William Hope Hodgson’s The Night Land is infamous for it’s language; it is a juggernaut of baroque wordplay & anachronistic grammar. I dipped my toe into it some while back & ran into that Wall of Words so many who’ve cracked it’s spine seem to have &, like those many, put it down. But, it is a beguiling book; I’ve not once, since I’ve touched it, been able to shake the influence it has planted. The Night Land is one of the earliest examples of the Dying Earth subgenre of fantasy/horror writing . It’s scope & imagination is as famous as it’s tortured sentences. H.P. Lovecraft & Clark Ashton Smith (a personal favorite) have sung it’s praises, C.S. Lewis even remarked on it’s potential, though derided it for a “sentimental and irrelevant erotic interest and … a foolish and flat archaism of style”.
A number of associations & threads of thought wove their way into me picking up the book again, & it seemed a decent notion to chronicle my journey across The Night Land as I go. So, here we have the current project: I’ll go chapter by chapter & give a bit of what’s happening & my thoughts about it. No real set schedule, but just as I read, I’ll post. With that …
“It was the joy of the Sunset that brought us to speech. I was gone a long way from my house, walking lonely-wise, and stopping often that I view the piling upward of the Battlements of Evening, and to feel the dear and strange gathering of the Dusk come over all the world about me.”
These opening lines give you a pretty clear notion of what you’re in for linguistically for the length of the novel. There is a (purposeful) method to Hodgson’s choice of words. As awkward as it may be to first try & tangle with these sentences (& all those that follow) he creates a place of his own with them, carving out a world that is as stylized as any outre artists’ & one that impresses a deep, sensory-laden viewpoint. My own grammar is suspect at best, but I’ve never seen so; many; semicolons; but with all that it does create an effect.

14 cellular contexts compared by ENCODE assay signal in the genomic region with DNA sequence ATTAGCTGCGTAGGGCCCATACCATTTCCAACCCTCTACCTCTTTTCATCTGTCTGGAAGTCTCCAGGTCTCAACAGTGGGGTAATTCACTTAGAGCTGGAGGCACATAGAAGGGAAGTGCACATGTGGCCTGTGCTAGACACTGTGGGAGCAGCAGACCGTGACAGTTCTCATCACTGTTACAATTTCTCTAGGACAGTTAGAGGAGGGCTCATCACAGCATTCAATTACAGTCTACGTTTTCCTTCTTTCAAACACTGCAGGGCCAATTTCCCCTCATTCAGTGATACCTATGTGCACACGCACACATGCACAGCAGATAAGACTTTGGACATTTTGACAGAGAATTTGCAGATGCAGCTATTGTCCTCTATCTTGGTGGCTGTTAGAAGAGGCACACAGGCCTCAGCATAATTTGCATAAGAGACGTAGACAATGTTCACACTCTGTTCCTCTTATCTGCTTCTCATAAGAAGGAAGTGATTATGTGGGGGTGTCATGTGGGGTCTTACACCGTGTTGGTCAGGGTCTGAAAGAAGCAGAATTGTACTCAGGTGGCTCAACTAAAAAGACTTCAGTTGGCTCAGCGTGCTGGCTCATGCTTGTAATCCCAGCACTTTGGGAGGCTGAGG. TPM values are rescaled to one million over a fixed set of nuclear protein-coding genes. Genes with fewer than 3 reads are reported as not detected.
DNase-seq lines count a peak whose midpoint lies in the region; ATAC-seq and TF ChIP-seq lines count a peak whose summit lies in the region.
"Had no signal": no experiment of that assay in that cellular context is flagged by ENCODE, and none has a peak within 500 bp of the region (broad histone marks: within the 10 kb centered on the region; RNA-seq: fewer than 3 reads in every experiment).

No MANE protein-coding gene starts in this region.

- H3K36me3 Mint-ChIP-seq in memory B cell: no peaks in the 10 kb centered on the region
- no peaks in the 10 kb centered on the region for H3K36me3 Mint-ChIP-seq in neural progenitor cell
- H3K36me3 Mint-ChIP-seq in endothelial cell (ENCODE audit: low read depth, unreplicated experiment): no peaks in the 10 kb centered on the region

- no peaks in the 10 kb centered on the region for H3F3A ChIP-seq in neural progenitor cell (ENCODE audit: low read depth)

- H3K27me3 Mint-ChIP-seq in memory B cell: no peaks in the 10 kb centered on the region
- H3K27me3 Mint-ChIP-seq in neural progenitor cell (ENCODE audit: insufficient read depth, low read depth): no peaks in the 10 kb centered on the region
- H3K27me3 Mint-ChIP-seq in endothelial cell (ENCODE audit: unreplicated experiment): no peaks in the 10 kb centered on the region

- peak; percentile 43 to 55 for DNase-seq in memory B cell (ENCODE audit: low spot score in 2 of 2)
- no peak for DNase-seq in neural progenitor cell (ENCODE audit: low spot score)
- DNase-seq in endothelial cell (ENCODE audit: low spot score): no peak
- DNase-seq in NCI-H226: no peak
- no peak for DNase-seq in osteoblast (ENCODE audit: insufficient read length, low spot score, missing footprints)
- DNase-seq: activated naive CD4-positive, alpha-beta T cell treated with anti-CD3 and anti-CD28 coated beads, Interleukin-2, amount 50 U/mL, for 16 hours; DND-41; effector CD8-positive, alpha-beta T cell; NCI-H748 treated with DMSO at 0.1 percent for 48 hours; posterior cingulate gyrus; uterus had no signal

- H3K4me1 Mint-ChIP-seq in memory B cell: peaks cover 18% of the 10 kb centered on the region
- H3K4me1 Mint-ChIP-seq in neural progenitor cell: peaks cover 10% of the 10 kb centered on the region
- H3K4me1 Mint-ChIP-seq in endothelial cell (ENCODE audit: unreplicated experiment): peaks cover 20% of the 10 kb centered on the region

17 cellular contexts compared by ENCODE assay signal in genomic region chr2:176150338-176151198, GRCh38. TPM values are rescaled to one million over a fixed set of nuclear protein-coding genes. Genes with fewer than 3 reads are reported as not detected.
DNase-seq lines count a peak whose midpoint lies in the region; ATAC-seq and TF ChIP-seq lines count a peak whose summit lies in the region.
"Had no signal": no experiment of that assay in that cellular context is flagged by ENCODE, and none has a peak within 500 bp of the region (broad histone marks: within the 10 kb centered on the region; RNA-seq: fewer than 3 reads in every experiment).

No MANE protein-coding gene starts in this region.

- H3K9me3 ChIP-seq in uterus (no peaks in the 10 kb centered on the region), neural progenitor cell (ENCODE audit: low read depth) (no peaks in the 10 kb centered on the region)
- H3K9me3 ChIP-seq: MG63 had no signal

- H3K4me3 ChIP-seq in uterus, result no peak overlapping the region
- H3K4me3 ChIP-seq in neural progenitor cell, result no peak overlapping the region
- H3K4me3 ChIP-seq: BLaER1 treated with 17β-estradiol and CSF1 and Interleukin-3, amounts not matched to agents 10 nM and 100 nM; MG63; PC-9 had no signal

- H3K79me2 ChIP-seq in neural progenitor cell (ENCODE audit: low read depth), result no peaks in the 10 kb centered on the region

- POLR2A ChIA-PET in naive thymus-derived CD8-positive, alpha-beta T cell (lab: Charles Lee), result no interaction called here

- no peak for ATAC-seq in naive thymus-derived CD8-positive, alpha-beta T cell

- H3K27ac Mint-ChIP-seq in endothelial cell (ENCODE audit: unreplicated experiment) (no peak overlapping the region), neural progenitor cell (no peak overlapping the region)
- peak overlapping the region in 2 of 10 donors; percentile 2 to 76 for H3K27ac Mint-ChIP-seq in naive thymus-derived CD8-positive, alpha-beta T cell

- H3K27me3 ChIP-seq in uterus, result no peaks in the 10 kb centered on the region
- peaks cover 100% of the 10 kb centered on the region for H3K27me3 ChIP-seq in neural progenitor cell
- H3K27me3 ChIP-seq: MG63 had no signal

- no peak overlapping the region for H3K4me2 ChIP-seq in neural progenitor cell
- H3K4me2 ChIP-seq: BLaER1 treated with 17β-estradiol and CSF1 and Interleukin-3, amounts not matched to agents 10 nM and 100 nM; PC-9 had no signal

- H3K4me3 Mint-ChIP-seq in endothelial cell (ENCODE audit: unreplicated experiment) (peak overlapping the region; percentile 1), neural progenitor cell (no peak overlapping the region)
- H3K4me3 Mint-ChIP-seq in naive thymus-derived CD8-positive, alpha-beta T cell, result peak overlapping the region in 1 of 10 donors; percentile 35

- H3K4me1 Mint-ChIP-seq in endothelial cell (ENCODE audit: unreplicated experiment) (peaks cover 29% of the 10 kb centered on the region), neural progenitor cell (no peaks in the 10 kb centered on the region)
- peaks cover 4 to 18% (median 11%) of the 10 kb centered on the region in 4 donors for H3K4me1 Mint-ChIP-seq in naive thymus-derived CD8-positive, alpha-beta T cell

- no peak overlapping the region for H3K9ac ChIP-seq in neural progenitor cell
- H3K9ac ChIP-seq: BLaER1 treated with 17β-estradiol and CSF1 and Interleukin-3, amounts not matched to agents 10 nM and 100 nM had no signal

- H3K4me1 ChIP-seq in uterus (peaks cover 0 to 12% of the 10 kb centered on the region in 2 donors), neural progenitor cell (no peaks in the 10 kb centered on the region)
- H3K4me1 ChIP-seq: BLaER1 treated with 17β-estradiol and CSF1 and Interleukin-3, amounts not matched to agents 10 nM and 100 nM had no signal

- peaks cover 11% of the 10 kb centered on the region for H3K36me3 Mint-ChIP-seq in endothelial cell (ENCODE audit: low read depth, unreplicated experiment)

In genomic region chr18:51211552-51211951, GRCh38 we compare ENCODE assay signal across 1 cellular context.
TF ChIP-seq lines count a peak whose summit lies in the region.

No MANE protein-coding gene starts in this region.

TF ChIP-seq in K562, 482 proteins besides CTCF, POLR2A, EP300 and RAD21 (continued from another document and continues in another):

Our unnamed narrator is fond of evening strolls; he positively luxuriates in the fall of “Dusk upon the World”, so much so that he is given physical shivers, laughs out at the sheer pleasure of it. The deeply romantic nature of the book is given to us in luridly endearing colors just on the first few pages. My initial impression was of Maxfield Parrish painting an episode of Dark Shadows: vibrant, formal & sentimental in a kind of lost, dreamy way.
Our narrator’s laugh this particular evening is answered in kind, & he’s surprised to see the famed Mirdath the Beautiful behind it. She from the neighboring estate & is also a cousin to our hero. They get on famously & immediately, each reconnecting with the other & with the drenched atmosphere they walk.
& then they’re ambushed. Really. Three pages in footpads try to get the better of our two romantics & the narrator has an opportune chance to show his physical prowess. For so deep a romantic our hero is no milksop. He handily deals with the interlopers knocking each to the ground soundly before laughing a little at a job well done. Mirdath doesn’t quite swoon in the manner we might assume, but rather “regards him through the dusk”.
Here I think we hit an interesting point that runs through the chapter. Mirdath, as Beautiful a lady as we’re told she is, & proper in all the ways that suits a lady of the time, has a strong streak of not independence per se, but individuality perhaps? Which sounds like splitting hairs, I realize. We’re soon given a sequence where Mirdath & her maid (intimates), with great ease & showing (to us reading) great familiarity, disguise themselves to go into town, have some drinks & dance with the fellas. This after much love between our two romantics has been professed. Our narrator wonders after his new love & follows suspecting. Mirdath treats him roughly when discovered & she roundly sides with the equivalent of the fratboys of the time hanging off the lusty lads walking home. All this stabs our narrator deep. & It seems like Mirdath really has shown her wants until the fellas get frisky & our narrator has to put them down like the footpads. Mirdath collapses into his arms &c, but we are left with a distinct sensation that she, Mirdath the Beautiful, is working on a higher plane, a more worldly plane, than the narrator. They share an almost psychic knowledge of each other’s dreams, but she really echoes as the mature creature, & our hero the pettier, overcompensating one. I really felt she was the brighter soul, settling for a slightly dimmer one.
I’m lingering a bit on these earlier details, but I thought it an interesting element. What follows is an extended sequence of Mirdath playing hard to get, the two then months later finally reconciling & marrying. The end of the chapter, quite achingly, gives us the death of Mirdath as she gives birth.
As an opening chapter goes, it’s an odd offering. & knowing the Desolation to come given by the title, I was left curiously infatuated.